Everybody wants a mentor. “Find a mentor,” everyone says. “You need a mentor.” “You can’t get anywhere without a mentor.” And there’s truth to that. Let it be uncontroversially said: having a go-to advisor is almost always better than not having a go-to advisor.
But a much-beloved champion and advisor you have coffee with every third Wednesday is not the only kind of mentor there is, and as Shark Tank “shark” and entrepreneur Robert Herjavec argues in a recent LinkedIn post, guidance and championship comes in many forms.
“When I consider mentorship, I see it as a series of moments with key individuals over the course of my career,” Herjavec writes. “Have I always had one individual guide me along the way? No, that wasn’t my experience.”
Instead of a single, formal relationship — the seeming gold standard of mentorship — Herjavec recalls a roster of people who have “offered advice or a sounding board along the way.” And those people are mentors, too, even if they’re not standing coffee dates.
He cites his “unofficial” mentor, Warren Avis, founder of Avis Rent a Car, as evidence. Avis was, he says, “the first person to tell me that I was way (and I mean WAY) off base in my approach to sales, and I’ve never forgotten that lesson,” Herjavec recalls in the post. His approach wasn’t scalable, Avis advised, pointing out the hot dog vendor outside their office. He was acting like that hot dog vendor, Avis told him, and to grow, he was going to need to change tactics. “You need be the guy supplying the dogs to all the vendors if you ever want to scale,” Avis said.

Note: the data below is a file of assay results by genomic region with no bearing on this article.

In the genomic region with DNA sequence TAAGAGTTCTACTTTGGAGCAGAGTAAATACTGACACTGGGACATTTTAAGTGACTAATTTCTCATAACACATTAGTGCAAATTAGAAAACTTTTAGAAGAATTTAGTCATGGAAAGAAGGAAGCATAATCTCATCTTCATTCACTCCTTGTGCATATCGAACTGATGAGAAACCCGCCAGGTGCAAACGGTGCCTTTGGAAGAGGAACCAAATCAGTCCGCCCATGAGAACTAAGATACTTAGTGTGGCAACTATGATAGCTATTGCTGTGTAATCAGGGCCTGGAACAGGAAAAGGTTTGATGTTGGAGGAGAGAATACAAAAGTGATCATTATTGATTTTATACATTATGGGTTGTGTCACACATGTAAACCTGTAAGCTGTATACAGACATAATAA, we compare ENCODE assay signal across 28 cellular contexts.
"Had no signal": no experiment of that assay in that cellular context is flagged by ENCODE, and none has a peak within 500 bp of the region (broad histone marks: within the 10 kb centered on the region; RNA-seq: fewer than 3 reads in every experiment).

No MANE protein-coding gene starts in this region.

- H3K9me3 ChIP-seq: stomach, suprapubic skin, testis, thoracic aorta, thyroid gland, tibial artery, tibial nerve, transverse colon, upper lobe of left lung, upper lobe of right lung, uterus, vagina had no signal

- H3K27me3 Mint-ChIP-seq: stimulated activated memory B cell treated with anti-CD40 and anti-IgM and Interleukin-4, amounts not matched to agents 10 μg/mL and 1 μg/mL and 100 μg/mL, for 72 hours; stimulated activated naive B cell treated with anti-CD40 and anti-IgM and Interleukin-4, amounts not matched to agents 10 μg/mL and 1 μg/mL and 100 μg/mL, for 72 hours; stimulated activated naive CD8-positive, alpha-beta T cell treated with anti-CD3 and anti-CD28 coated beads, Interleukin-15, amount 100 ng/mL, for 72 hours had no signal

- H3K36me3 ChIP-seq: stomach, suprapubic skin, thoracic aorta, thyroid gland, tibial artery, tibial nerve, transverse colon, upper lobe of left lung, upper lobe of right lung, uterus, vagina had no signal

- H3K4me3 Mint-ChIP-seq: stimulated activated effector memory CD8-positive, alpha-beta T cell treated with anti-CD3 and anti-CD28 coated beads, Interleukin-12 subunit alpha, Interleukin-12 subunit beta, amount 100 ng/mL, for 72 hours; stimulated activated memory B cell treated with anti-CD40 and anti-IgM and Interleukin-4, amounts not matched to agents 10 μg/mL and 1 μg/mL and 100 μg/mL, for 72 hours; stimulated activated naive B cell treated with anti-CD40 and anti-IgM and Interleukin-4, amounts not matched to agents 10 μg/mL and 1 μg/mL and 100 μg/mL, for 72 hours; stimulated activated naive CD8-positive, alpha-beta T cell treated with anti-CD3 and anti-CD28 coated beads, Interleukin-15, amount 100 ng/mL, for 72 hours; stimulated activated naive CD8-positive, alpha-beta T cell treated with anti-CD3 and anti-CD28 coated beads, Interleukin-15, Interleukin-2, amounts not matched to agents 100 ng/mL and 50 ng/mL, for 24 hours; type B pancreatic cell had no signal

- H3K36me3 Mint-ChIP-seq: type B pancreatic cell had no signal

And yet Avis wasn’t his “mentor” in any formal sense of the term. “Did we meet every second Tuesday over coffee to catch up and review my personal and corporate goals? Certain not,” Herjavec writes. And yet Avis was undeniably a source of wisdom and guidance, and he was only a phone call away.
Over the course of a career, there will be many Avises, or there can be, if you’re open to them — and these “mentorship moments” can be just as valuable to your career as more formal relationships. “Stop with the ‘will you be my mentor?’ emails,” he urges, and “start being present to embrace the learning opportunities all around you.”
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